Feel like caving in? Try some third-grade humor
Third-grade humor can save your day.
Today everyone, including myself, woke up on the wrong side of bed. No one smiles. No one laughs. If I ask someone a question, they just shrug their shoulders. Today became one of those days when people ask one another, “Was there a full moon last night?”
Grumpy people flow through my morning like water flooding a basement. After finally reaching my church office, believing it to be my safe haven, I decide to take a stand. I say to myself, “No one needs to be around me on a day like this, and I don’t need to be around them.”
I dramatically close my office door after announcing out loud to no one in particular, “I need time alone to write my sermon and put together Sunday’s bulletin.” Unfortunately the door never remained closed, and my fight against my crabbiness and the world’s crabbiness failed. Seconds after I began believing that I was safe and that people were safe from me, a gazillion people knocked on my door.
By lunchtime I completed only half my sermon and only one Sunday bulletin. Feeling grumpier than before, I pouted in my office attempting to retrieve composure. Once again I failed.
And then it happened.
I suddenly remembered that the way I salvage a day like today requires third-grade humor. While I know that Christ teaches us to love God and our neighbor, I remembered that on some days like today, the only way that I can adhere to God’s code of love requires me to internally recite jokes from third-grade humor.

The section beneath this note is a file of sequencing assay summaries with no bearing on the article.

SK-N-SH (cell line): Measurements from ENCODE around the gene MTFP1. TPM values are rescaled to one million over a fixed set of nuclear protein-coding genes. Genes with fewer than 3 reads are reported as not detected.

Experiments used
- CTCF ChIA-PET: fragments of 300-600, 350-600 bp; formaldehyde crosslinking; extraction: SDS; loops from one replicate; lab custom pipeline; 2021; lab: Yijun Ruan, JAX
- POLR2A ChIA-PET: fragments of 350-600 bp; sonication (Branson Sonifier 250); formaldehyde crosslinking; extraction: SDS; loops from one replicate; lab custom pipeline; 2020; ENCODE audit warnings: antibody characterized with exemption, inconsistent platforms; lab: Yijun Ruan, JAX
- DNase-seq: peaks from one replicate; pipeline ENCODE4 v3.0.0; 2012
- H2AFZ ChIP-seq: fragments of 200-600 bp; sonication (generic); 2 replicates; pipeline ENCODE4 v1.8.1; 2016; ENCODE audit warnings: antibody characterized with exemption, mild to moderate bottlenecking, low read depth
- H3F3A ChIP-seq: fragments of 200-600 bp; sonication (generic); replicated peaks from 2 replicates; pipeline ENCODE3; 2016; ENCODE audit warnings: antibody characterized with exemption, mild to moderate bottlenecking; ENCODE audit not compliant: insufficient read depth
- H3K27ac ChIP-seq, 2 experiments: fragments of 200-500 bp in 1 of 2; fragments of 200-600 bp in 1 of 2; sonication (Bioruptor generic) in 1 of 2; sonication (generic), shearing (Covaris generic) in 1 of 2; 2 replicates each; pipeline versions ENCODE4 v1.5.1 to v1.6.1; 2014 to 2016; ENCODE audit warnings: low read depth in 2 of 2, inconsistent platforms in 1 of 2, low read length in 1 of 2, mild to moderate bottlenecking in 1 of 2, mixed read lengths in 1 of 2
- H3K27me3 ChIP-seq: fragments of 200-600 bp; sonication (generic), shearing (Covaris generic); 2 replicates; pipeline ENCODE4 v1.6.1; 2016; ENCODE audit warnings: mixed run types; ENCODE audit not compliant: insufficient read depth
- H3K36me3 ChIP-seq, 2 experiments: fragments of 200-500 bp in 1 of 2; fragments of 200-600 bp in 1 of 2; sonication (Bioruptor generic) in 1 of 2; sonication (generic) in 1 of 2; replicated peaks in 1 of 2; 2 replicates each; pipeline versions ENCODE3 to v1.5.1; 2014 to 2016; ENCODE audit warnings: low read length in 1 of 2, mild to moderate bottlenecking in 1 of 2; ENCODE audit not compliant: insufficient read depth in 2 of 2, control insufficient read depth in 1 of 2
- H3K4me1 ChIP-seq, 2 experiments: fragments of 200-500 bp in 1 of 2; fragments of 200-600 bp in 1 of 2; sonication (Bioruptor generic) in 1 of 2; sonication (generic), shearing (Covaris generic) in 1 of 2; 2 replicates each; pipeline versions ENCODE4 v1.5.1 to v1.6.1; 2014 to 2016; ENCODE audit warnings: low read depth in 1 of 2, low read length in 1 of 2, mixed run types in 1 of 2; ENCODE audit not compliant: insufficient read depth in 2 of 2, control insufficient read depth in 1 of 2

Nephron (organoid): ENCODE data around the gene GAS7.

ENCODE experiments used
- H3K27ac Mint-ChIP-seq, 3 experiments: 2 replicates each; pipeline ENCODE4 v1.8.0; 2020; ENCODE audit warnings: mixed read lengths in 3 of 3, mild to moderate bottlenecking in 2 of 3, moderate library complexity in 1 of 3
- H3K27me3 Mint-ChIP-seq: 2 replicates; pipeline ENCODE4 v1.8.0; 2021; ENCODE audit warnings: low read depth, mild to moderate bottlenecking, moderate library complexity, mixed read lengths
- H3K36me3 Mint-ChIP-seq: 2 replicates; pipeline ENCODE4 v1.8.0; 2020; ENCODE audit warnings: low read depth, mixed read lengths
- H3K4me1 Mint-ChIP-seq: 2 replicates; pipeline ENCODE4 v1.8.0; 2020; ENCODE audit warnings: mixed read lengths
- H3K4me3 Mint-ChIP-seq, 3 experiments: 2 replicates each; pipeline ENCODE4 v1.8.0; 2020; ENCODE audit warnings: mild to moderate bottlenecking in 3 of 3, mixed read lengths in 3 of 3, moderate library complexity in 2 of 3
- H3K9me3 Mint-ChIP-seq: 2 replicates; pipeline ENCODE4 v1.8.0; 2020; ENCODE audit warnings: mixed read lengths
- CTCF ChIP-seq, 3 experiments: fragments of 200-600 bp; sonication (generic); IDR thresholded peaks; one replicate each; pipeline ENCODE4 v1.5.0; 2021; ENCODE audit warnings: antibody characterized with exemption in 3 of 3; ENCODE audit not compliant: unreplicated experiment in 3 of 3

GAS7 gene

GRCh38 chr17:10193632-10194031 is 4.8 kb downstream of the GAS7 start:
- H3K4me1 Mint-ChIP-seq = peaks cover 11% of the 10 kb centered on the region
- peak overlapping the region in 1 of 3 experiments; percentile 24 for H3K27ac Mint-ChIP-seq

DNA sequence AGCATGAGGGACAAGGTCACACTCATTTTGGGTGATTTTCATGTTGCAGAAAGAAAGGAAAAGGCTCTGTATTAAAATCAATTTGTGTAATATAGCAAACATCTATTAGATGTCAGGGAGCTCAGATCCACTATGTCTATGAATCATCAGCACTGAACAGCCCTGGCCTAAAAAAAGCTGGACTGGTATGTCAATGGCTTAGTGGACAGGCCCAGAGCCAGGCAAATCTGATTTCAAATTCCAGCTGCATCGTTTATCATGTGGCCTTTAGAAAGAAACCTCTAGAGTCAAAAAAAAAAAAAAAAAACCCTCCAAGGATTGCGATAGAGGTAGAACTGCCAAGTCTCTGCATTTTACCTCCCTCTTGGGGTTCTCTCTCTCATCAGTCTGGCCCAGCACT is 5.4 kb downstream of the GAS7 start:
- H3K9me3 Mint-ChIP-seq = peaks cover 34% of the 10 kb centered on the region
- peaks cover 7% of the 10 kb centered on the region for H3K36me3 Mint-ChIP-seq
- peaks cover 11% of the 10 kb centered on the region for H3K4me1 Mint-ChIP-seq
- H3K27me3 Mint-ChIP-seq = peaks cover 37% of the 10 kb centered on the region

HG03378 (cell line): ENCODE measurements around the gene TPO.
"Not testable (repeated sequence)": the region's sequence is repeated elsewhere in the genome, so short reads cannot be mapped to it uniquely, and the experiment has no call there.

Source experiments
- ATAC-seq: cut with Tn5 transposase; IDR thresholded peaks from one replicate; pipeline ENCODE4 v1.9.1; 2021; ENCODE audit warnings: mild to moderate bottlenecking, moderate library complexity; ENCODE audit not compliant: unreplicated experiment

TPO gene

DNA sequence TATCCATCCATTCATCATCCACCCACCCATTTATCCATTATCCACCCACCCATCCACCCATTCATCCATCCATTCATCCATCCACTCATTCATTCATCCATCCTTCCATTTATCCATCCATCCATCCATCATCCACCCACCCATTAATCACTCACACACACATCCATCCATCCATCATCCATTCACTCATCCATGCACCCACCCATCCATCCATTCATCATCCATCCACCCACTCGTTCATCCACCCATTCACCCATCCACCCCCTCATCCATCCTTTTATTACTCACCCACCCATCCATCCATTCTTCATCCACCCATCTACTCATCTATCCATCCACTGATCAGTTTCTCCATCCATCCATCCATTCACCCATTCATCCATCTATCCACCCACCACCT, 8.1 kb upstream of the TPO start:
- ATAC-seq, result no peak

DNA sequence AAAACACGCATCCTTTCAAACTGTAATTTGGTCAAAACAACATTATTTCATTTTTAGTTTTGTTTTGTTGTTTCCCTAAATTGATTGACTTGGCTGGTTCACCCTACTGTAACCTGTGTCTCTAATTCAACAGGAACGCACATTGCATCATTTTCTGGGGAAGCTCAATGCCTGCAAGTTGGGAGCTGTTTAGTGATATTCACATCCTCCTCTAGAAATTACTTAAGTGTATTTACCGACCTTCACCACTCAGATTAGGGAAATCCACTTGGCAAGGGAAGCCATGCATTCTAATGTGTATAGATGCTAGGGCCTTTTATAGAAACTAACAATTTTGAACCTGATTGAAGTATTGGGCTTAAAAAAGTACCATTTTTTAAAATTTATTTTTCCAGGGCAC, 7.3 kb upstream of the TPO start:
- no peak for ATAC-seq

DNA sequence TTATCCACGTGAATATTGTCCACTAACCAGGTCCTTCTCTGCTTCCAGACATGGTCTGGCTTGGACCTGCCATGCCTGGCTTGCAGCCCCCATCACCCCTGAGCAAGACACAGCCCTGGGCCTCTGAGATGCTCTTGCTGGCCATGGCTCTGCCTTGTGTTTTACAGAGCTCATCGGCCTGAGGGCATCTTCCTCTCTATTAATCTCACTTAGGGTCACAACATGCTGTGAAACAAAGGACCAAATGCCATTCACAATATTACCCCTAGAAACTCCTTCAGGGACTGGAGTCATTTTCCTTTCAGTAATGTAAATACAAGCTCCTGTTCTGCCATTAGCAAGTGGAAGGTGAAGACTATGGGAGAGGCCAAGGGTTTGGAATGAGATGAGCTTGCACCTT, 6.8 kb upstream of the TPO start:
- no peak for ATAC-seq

“Why is 6 afraid of 7?”
“Because 7 8 9.” (“7 ate 9.”)
As I started remembering my third-grade jokes, opening my mental file filled with one groaner after another, a smile slowly crept across my face.
“Why do cows wear bells?”
“Because their horns don’t work.”
As I recalled one joke after another after another, my tongue pressed into my cheek; and, I attempted to suppress my growing mirth. And as one person after another knocked on my office door and came in, I began observing how my mood actually improved with each visit.
“Pastor Tom did you ever follow up after my conversation with you concerning so and so?”
And I said to myself,
“What’s red and sticky? Baton Rouge.”
“Pastor Tom, I want to complain about so and so.”
And I said to myself,
“What’s orange and sounds like a parrot? A carrot.”
With every interruption, I told myself a third-grade joke. And by the afternoon, I found myself in very good humor. Plus, I noticed that after folks left my office, even a bit of their sourness seemed to sweeten.
Third-grade humor saved the day.
“Two sausages are frying in a skillet. One says, ‘Wow! I think it’s getting hot in here.’ The other sausage screams, ‘Ahhhh … a talking sausage!’”
I discovered how I began loving each disruption and loving each person who made it.
“What do you get when you add a tuba to another tuba?”
By early evening I found myself delighted to be alive, and I do believe that my third-grade humor helped others I met.
“One day I got a job picking up litter. I asked someone how to do my job, and they told me, ‘You just pick it up as you go along.’”
Hopefully tomorrow will be a new and grumpy-less day. But for now, thanks to third-grade humor, I can love God and my neighbor unreservedly.
Tom Towns is pastor of First United Methodist Church in Cortez.